Katie, CSCU President

As I walked 10.25 miles throughout the day Wednesday for CSC University, different faces came to mind as I reflected on the number of people I know at NAU who have walked a cancer journey either themselves or in support of a family member or friend.  The “white picket fence” around the institution of higher learning is unable to keep out cancers and other chronic illnesses and NAU faces these just like every other community of people.  People who are moving forward each day, living their lives, and suddenly they are faced with an unwelcome, unwanted journey.

NAU students at CSCAZ Trivia Night

Understanding the importance of community support after working at CSCAZ for more than two years now, I am eager to expand the touch and capacity of CSCU at NAU to provide that support and community to those on a cancer journey at NAU.  There is much work to do at a place where learning is embraced to educate young adults about ways they can prevent many cancers and lifestyle habits they can adapt while they are young to stay as healthy as possible throughout their lives.  And there are groups that can be formed right on campus to offer support to those already on this journey.  Please keep NAU young adults, faculty, and staff in your thoughts as we work to expand our presence across campus offering a helping hand and convenient shoulder.

Today, Thursday, August 10, 2023 I am walking in honor of cancer survivor Jessica Grant.  Please read Jessica’s story below, in Jessica’s words:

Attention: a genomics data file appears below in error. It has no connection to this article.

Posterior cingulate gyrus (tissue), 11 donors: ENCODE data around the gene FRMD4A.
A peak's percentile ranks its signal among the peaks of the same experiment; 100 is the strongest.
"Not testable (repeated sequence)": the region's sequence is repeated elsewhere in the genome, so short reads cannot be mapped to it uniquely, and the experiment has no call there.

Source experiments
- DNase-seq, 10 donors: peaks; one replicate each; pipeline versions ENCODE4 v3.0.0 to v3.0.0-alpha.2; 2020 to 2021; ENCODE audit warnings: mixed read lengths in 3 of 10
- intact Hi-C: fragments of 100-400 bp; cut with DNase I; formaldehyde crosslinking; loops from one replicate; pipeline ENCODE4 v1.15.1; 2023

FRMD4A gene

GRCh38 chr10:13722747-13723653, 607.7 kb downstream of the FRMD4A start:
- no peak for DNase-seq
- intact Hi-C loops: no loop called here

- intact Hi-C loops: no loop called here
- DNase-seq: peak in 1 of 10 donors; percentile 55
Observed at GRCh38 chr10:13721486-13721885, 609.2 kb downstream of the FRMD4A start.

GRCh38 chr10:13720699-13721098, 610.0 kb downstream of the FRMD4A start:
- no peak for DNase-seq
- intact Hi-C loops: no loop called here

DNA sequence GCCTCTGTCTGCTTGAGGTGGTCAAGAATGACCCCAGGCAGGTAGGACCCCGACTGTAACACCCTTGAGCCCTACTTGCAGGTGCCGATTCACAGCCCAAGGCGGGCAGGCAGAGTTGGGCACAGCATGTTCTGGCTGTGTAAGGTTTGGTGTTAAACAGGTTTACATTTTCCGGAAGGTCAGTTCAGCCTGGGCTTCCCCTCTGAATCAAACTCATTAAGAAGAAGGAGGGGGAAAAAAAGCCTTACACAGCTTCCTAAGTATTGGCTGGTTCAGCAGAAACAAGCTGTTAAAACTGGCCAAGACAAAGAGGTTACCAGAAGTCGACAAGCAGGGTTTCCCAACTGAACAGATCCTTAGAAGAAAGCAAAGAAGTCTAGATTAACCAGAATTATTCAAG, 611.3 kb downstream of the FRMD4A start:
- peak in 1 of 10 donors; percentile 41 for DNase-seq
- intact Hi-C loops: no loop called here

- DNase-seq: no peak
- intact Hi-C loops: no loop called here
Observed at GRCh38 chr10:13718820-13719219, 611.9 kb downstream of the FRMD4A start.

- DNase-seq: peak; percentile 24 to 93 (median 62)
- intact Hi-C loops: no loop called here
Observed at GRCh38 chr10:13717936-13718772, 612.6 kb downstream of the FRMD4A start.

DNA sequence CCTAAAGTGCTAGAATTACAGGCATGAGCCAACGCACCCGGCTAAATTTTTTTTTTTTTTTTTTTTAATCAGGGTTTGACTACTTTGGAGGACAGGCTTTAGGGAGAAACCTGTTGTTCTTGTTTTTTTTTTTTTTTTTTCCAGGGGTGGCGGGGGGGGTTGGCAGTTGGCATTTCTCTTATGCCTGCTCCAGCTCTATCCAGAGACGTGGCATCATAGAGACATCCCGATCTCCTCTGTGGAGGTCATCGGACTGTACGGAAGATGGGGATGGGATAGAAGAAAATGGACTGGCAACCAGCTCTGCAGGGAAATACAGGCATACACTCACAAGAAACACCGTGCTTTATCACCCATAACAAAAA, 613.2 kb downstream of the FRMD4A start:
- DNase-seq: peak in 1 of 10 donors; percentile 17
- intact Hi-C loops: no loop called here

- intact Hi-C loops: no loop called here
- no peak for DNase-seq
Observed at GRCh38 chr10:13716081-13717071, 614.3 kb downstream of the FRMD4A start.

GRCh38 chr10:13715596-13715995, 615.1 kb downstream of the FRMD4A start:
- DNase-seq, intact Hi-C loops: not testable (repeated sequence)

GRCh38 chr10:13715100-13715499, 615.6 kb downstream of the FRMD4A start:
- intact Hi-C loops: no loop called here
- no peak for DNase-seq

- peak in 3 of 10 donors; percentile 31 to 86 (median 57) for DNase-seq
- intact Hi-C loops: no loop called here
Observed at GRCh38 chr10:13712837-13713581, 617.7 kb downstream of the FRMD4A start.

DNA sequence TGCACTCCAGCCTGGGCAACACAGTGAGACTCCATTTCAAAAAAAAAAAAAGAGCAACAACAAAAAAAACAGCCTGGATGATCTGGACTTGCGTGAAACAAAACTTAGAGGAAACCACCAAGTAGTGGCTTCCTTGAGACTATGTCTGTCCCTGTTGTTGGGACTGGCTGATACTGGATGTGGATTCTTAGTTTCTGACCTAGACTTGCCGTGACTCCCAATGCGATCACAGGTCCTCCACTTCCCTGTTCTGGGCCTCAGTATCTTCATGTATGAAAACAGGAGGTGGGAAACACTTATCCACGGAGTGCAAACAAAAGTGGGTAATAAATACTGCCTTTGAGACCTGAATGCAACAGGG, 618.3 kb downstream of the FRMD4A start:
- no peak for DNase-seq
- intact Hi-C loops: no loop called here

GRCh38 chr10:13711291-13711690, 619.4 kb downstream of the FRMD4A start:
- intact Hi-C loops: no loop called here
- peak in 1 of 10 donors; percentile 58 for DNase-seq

“In the summer of 2021, just like every summer before that, I went for my routine mammogram. Something to check off before heading out on a long-awaited trip to see family and friends. But it turned out to be anything but routine. A series of further scans and tests revealed that I had breast cancer. How can this be? I wondered. Up until that moment, I was a healthy person. But it felt as if I had been dropped off in a foreign country where I didn’t know the language. It was a confusing and frightening time. Fortunately, I encountered a series of people who would support and encourage me along the way. My nurse navigator, Kristi Riebe, was one of those compassionate guides.

Jessica Grant, breast cancer and lung cancer survivor

I began to notice many small acts of kindness and moments of favor (such as a long-delayed scan being moved ahead). Not wanting to overlook or forget these moments, I began to journal, nearly every day.  As I recorded these surprising occurrences, it came to me to call them “grace drops.” They were unexpected…undeserved; and like a gentle rain, they refreshed my spirit during a difficult time. During the ensuing months of treatment, I wrote of countless grace drops. I could go back and reread my journal, and be uplifted again each time. In addition, I had a group of women friends who has met weekly for prayer for many years. They circled around me, they prayed, they listened to my fears and anxieties, and they prayed some more. I cannot express how much their love and care nurtured and strengthened me. I also found a sisterhood in the Breast Cancer Group offered at the Cancer Support Community. Finally, the breast cancer journey wound down and I went back to a mostly-normal sort of life.

Then, in the summer of 2022, during another long-awaited trip, I became very ill. Over the next three months, as symptoms failed to resolve, I entered into another season of labs and tests and scans. Finally came the diagnosis: lung cancer. How can this be? I wondered. I wasn’t even a smoker! To treat it, last November, I had surgery to remove a lobe of one lung. It took many months to recover, and I have developed other complications with my breathing.

But the grace drops keep on coming, and my friends keep on praying. My life is different now, and I am learning to accept unwelcome limitations. I’ve been presented with many lessons; I may be a slow learner! But I know that I am part of a large community of those whose lives have been impacted by cancer. I am not alone. I have today. I have faith, which has changed: not faith that life will not be difficult, but faith that I will be provided what is needed to find meaning and purpose in life. It is not perfect, but it was never meant to be. Life is good!”